Under Wiggins Teape the mill flourished. This company was a long-established specialist paper manufacturer with origins dating back to 1761 when it started as a paper merchanting company in London. Wiggins Teape was well placed in the domestic market with strategically located sales offices, supported by several paper merchants. Additionally, the company had a well-established overseas sales network. Access to the export market would prove invaluable in the decades ahead, complementing the existing domestic contracts for stamp, pension and postal order paper.

 

Like Portals before them, Wiggins Teape introduced many of their brands to Ivybridge. Over the years Stowford Mill became the specialist in watermarked stationery and many products were transferred from other mills within the group. Watermarks included Abermill Bond, Bond of England, Conqueor, Cranston Ledger, Desmond Bond, Heralds Loan, Kent Vale Parchment, Malling Valley Parchment, Original Chartham Mills, T & J Hollingworth, Wembley Bond and Wylverly Parchment to name but a few.

Beater

A beater processing stock for the papermachine

PM21949

Papermachine No.2 in 1949

Beater

A beater processing stock for the papermachine

PM21949

Papermachine No.2 in 1949

No More Ivybridge Smog !

In June 1954 Ivybridge residents who for years had complained of coal smoke from Stowford Paper Mill chimney were glad to know that the mill had switched over to oil fuel eliminating the nuisance of billowing black smoke.

During the last week in January 1957 Stowford Mill recorded the highest week’s production for normal time working when the mill turned out 81.25 tons of paper ( equating to 72.5 tons saleable paper following conversion ).

By the late 1950s the use of rags was becoming more and more problematic due in part to the growing use of synthetic fibres in textiles. The processing of rags also had a detrimental impact of the mill’s effluent. In 1962, a Paterson sedimentation plant was installed to alleviate the issues of the waste water but this was only able to remove solid matter. Despite other improvements to the process the use of rags was finally discontinued in the early 1970s and replaced by cotton linters, a by-product of the cotton industry, or oil mills to be exact, as linters are the fine hairs formed around the cotton seeds and removed before crushing for oil extraction.

Learn more about rag processing at Stowford Mill >
Rag Sorting in 1949
Loading rags into the boiler
Beating Process
Pulperman with stock
Beaterman at work
The Reel Up in 1949

The South West Film and Television Archive (SWFTA), the regional film archive for the South West of England, holds a very interesting short film originally shown on Westward Television in 1962. This film, entitled Stowford Paper Mill 1962, gives an insight to paper manufacturing from this time and can be viewed on BFI Player, which forms part of the British Film Institute’s National Archive.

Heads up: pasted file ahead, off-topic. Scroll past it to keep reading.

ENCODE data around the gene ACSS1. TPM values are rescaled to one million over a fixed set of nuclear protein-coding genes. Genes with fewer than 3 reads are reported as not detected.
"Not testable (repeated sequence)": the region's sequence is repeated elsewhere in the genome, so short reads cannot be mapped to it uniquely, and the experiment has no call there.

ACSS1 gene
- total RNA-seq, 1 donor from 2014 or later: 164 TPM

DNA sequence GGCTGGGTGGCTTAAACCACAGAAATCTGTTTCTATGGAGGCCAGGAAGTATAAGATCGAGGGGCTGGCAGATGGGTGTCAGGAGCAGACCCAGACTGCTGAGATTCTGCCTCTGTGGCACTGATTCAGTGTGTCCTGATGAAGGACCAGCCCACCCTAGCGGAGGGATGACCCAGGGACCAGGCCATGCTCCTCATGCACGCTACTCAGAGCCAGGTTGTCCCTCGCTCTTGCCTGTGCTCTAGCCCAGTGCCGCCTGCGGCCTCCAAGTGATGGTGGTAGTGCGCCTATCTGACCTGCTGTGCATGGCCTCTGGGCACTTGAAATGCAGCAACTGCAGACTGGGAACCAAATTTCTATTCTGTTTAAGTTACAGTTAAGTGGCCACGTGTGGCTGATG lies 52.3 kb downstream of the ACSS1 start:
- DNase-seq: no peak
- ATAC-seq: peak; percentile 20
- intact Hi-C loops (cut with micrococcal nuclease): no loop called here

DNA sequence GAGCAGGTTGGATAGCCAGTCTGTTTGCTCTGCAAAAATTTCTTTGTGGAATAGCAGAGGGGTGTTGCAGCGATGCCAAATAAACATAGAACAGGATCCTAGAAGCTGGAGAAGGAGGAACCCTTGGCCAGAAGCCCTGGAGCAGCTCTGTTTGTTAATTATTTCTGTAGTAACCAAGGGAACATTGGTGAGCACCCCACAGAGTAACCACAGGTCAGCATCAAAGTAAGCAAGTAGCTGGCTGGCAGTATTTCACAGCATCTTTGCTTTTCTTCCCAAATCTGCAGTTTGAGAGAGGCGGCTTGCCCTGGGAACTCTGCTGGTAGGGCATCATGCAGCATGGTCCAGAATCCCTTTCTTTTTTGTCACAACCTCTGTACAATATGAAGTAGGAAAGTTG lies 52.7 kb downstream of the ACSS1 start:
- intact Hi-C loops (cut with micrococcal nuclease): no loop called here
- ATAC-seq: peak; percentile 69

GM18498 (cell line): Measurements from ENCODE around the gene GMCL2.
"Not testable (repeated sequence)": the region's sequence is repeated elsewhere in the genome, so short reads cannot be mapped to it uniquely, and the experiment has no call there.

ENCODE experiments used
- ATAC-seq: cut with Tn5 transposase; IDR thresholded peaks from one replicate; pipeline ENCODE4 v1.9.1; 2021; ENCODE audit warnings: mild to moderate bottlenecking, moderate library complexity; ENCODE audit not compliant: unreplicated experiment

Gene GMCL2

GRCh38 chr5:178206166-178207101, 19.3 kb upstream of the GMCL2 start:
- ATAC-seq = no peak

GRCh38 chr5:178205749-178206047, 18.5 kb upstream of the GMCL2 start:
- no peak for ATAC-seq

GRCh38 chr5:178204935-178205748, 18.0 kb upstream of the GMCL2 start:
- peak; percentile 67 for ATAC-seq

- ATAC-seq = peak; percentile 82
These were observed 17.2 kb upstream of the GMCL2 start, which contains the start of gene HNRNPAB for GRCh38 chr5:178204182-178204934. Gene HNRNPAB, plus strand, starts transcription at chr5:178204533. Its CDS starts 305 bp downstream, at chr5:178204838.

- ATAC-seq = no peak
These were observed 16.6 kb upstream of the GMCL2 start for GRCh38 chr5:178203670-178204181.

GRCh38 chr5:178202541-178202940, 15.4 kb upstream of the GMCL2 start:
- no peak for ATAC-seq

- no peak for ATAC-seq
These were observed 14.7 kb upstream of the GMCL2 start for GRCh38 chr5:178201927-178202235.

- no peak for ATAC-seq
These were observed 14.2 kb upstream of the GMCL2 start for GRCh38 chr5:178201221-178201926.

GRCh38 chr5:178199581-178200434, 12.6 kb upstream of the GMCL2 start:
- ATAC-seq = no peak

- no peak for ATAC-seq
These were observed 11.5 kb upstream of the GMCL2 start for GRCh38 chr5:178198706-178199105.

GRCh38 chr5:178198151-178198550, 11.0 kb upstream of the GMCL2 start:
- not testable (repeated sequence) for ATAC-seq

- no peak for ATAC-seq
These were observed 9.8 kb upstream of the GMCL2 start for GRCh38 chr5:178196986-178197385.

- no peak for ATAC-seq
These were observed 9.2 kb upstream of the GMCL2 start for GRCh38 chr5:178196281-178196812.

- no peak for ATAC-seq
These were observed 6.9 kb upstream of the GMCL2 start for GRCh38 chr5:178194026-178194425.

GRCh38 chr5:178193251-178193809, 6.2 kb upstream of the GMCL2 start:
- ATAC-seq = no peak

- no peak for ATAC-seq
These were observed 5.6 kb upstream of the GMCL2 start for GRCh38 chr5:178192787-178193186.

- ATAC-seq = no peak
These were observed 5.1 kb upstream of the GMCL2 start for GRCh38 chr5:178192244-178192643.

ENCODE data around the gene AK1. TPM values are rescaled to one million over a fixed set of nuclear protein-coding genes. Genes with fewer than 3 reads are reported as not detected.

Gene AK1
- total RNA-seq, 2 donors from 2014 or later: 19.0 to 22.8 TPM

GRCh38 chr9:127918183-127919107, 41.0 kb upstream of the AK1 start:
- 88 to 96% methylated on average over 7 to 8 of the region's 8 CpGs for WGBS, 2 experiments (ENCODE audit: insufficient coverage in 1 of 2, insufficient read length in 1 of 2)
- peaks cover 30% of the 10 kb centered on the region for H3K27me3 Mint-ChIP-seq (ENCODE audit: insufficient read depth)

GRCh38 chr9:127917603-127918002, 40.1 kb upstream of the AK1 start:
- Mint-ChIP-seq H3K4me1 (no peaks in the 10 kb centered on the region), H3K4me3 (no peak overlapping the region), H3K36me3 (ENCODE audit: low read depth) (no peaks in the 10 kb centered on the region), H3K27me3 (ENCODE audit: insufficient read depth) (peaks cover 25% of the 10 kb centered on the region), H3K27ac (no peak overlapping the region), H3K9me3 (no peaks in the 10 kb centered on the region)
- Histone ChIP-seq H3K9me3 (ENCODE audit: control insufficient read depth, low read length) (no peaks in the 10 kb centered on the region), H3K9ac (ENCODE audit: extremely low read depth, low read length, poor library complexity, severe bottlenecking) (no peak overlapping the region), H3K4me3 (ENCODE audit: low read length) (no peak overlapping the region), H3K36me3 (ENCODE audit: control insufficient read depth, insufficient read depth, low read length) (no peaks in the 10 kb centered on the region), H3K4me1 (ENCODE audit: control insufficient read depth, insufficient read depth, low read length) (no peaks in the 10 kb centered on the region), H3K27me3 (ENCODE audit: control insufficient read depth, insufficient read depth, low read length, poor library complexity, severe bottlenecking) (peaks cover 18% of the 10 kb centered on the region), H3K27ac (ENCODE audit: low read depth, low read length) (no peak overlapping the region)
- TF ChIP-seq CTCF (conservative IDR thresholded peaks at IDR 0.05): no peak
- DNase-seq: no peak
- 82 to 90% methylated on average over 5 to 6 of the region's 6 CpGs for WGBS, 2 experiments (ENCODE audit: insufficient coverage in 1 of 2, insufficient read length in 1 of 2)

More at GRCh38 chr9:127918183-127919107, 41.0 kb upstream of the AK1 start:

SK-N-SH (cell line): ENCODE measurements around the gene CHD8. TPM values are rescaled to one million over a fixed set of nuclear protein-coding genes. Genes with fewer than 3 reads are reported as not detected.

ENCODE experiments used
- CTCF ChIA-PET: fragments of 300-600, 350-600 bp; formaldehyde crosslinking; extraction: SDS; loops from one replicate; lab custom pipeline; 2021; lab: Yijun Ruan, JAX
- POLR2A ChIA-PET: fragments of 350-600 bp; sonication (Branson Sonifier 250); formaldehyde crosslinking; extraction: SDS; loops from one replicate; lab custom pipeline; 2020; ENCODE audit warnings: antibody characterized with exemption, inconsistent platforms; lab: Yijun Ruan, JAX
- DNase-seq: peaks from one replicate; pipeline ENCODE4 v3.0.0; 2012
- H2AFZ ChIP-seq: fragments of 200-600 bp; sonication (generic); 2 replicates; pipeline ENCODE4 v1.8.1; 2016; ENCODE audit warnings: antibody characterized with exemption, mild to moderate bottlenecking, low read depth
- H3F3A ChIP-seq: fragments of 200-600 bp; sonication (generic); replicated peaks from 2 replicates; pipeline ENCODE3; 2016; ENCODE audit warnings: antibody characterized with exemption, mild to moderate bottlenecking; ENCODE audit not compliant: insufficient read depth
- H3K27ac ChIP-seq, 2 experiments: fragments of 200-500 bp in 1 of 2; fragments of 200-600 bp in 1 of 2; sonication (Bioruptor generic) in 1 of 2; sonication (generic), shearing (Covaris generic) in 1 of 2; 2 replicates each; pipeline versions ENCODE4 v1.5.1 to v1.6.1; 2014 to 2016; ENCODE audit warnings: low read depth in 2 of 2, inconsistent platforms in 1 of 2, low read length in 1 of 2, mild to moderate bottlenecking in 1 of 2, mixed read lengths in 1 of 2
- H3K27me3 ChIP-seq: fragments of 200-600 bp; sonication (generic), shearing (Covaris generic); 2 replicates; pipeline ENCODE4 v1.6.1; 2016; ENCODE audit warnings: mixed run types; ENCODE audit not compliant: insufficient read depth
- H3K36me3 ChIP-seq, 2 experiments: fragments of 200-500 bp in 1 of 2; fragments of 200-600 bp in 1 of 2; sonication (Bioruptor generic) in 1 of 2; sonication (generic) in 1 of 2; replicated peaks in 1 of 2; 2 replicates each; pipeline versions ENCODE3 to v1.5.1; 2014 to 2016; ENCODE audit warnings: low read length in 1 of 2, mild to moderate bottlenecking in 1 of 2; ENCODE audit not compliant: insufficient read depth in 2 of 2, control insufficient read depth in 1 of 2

Stowford Paper Mill – 1950s

Paper Making - A Brief Explanation

FPM

The Paper Machine receives the prepared stock (cellulose fibres, minerals and other additives), diluted at this stage to less than 1% solids, via the Headbox where it flows on to the wire section in a controlled manner. Water is immediately removed by natural drainage and controlled suction. The sheet of paper starts to form by the intermeshing and bonding of the fibres. The forming paper is further closed up by the fine wire mesh of the dandy roll which carries the watermark design.

 

The partially dried paper then passes onto the dryer felt via the couch roll and enters a press section where water is physically squeezed out.

 

The paper then passes through hollow, steam-heated drying cylinders, supported on dryer felts, in order to evaporate remaining moisture.

 

Before drying is completed, the paper passes through a size bath where both surfaces receive a coating of starch solution (historically gelatine), to seal the surfaces. It then passes through a second series of heated cylinders (after dryers) before entering, chilled iron, calendar rolls to smooth the surface of the paper. It is then wound on jumbo machine reels for conversion to either smaller reels or sheets as required.

In 1969 work began on the construction of the much-needed warehouse to store finished paper products. It was sited alongside the existing finishing department to facilitate the flow of paper through to the despatch area. Once completed, it was a welcomed addition to the site and permitted efficient loading of vehicles with finished paper. The summer production shut-down of 1970 witnessed the installation of a new After Dryer section on No.3 Paper Machine. An annual period of two weeks around the end of July was traditionally the only time when the mill closed, apart from Christmas, so was always an intensive period for engineering and maintenance activities.